Dr Choti started by helping teachers unions in different countries Implement programs especially in the gender aspects. When she graduated with her PhD program in 2009, she started working with different multinational organizations in the DC area. She has handled programs, funded by the American government, that have supported over 20 African countries.

“They have several projects that they run in Africa especially and I’ve been supporting them for the last 15 years until I started.” She concluded.

Over a million people immigrate to the U.S each year. A good number hailing from Nigeria, Egypt, Ghana, Ethiopia, Kenya, Somalia and Sudan. That makes the work being done by the Chotis quite important.

More About AfriThrive

Other than just partnering with other institutions like earlier mentioned, they have been able to expand operations to include growing of their very own food. Speaking to Daring AbroadAlicia who is AfriThrive’s farm manager said that her role as Farm manager is to grow culturally appropriate foods for those in need.

She also added that she teaches volunteers and anybody in the community about sustainable agriculture. “We have a two Acre Farm site out in Poolesville Maryland and we grow things throughout the annual season.” She said.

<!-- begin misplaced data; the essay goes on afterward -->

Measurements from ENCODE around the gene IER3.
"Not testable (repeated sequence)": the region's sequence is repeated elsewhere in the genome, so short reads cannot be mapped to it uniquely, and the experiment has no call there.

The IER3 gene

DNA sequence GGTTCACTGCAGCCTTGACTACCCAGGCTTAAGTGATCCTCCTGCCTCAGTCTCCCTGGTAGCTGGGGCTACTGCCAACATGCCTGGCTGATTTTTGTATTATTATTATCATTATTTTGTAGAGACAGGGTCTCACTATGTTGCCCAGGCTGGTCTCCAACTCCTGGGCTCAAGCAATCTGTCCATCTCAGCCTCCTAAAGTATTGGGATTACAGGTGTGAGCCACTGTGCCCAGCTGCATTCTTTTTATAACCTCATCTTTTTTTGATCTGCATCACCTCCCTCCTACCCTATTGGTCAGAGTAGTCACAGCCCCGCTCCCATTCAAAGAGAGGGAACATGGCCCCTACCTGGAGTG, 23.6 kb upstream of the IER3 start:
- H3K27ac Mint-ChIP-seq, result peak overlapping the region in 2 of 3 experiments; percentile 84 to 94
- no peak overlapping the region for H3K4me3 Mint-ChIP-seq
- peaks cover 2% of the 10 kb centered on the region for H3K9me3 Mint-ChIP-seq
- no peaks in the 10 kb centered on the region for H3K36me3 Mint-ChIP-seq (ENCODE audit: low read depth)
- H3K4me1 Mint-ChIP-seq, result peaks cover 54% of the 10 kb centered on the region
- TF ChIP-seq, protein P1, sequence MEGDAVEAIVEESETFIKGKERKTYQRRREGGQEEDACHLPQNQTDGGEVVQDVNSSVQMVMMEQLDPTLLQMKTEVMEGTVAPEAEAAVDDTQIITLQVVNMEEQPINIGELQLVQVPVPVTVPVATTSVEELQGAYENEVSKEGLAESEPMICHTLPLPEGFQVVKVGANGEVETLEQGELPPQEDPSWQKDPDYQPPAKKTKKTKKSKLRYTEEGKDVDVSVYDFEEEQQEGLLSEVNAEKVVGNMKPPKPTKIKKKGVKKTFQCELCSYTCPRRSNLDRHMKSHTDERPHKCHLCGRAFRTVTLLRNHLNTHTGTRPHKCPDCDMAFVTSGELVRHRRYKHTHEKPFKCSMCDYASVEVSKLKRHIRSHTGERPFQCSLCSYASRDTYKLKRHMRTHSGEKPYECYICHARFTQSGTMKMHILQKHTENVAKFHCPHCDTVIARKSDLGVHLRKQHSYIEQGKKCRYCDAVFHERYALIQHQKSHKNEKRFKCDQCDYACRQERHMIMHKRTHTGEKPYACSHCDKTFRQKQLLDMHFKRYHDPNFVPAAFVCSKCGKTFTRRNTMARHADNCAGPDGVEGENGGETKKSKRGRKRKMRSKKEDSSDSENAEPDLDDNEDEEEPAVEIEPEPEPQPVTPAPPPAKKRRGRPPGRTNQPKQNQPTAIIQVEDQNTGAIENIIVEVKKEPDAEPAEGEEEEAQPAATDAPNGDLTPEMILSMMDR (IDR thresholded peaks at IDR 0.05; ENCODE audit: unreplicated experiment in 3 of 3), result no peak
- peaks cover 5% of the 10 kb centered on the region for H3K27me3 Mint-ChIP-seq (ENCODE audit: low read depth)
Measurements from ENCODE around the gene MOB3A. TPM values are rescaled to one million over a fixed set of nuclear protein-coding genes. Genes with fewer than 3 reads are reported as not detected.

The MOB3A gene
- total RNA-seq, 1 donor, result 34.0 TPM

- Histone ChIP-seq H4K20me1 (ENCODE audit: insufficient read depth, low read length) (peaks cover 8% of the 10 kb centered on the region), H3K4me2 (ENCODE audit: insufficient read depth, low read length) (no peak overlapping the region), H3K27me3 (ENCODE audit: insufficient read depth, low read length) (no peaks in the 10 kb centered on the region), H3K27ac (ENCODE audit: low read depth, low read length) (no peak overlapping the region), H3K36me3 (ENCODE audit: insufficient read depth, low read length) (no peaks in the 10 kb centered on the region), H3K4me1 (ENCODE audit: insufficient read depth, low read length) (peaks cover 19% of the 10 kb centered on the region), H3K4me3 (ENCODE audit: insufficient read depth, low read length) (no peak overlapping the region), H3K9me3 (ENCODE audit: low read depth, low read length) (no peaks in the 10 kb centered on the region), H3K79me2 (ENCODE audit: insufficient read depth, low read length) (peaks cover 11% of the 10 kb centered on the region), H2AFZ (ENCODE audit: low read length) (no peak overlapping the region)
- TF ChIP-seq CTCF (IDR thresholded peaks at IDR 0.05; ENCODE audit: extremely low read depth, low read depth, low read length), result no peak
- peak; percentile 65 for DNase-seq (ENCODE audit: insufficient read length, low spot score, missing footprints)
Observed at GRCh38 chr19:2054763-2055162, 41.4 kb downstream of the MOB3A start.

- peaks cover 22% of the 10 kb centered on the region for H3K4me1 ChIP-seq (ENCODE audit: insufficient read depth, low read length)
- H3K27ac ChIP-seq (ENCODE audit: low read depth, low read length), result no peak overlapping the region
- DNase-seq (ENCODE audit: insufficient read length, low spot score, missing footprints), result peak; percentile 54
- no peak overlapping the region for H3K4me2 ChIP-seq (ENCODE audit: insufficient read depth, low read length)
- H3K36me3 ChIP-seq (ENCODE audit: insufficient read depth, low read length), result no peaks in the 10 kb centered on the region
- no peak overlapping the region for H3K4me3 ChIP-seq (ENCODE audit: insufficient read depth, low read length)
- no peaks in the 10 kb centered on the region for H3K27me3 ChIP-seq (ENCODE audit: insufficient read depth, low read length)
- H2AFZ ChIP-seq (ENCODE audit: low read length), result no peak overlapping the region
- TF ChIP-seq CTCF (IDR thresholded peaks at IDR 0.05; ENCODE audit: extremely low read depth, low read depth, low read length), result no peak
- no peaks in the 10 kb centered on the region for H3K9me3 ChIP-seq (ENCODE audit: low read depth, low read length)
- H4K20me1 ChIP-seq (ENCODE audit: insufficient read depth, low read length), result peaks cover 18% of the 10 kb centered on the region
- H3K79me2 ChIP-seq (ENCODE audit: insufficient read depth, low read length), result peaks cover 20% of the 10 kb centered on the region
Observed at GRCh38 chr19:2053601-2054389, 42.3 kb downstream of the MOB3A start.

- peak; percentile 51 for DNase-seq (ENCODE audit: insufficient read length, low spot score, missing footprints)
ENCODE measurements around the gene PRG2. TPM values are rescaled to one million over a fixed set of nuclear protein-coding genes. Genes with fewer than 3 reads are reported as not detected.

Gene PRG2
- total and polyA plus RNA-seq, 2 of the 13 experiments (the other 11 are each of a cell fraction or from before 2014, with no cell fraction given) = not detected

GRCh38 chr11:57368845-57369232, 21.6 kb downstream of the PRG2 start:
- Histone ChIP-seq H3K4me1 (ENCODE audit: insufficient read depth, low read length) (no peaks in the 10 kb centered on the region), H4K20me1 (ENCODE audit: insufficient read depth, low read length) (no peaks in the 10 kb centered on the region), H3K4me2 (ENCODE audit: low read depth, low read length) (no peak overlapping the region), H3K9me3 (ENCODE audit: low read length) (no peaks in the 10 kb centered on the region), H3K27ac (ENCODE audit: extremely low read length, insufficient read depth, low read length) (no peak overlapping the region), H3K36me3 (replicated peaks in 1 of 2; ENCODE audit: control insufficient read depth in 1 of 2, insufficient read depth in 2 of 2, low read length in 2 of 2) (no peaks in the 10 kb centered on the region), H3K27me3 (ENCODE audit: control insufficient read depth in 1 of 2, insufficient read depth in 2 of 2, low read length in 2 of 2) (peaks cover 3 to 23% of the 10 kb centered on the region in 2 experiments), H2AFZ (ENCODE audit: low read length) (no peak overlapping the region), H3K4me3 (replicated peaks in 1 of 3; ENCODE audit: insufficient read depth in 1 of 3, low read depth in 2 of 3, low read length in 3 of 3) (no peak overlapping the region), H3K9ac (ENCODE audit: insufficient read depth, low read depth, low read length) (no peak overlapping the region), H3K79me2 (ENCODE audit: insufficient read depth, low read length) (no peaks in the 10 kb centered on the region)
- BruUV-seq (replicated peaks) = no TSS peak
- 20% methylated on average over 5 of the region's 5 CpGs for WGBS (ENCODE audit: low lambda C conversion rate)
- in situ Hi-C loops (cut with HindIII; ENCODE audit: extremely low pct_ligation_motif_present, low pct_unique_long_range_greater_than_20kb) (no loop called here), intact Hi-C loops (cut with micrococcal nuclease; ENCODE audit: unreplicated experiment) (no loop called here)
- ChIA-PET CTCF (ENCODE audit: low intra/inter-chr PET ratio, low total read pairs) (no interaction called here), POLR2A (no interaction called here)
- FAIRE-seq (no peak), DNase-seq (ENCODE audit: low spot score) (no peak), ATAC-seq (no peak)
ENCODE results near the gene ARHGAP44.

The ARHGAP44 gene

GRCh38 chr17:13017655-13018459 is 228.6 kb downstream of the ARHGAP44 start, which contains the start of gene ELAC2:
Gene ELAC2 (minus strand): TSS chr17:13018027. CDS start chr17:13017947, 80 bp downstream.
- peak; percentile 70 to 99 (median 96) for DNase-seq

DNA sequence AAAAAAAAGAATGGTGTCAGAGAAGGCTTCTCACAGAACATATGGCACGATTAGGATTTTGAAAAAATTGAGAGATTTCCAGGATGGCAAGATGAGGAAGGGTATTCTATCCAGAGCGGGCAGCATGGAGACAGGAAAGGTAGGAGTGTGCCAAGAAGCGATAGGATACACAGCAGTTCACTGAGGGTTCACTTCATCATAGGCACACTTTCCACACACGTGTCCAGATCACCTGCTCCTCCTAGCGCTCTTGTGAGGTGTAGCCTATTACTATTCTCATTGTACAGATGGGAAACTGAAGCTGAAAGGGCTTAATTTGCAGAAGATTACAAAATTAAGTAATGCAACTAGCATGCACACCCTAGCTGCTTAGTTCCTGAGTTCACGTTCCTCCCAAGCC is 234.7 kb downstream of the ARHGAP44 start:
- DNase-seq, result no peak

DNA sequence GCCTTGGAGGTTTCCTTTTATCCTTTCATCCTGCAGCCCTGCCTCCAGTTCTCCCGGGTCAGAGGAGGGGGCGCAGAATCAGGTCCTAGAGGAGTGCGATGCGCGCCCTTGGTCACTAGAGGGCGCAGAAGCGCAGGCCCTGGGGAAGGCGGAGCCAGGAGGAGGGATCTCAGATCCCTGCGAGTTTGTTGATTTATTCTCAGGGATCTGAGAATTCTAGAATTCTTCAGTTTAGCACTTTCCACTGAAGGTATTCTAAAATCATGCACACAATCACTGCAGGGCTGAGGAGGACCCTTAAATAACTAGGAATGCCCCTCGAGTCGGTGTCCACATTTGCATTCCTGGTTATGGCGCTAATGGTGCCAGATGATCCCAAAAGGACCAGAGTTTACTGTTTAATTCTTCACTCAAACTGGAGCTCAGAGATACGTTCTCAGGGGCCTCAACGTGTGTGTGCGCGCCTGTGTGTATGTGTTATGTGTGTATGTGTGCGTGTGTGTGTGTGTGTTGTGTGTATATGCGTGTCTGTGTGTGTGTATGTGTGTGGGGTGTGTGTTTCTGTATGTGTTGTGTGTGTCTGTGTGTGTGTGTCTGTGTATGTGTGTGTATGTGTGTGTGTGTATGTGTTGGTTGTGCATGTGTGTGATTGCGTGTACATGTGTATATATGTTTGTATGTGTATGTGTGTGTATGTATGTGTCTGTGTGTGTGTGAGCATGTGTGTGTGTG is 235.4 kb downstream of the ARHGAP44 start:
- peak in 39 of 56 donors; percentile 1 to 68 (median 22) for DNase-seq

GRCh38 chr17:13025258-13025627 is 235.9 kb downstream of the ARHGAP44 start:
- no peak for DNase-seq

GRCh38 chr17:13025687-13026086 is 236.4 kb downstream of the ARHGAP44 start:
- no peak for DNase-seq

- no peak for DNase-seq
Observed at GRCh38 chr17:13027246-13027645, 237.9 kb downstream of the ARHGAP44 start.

Alice also stated that in the past season they’ve grown African indigenous vegetables, beans, corn, managu, pumpkins, tomatoes, and peppers.

“When you talk about food security, it’s not just about having money. It is not about being desperate for food. It is about having access to the right food, healthy food, nutritious food.” She concluded.

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The nonprofit organization has about 15 of the children they support in different schools. “I can say we have been able to achieve a lot. This journey has not been easy as any non-profit. But I thank God for my husband who has been my partner in this. By the end of 2022 we had given out one million pounds of food to the community. That was really a great achievement.” Said Dr. Choti, who is the champion of this initiative.

Her motivation continues to be making the world a better place for all mankind no matter their background.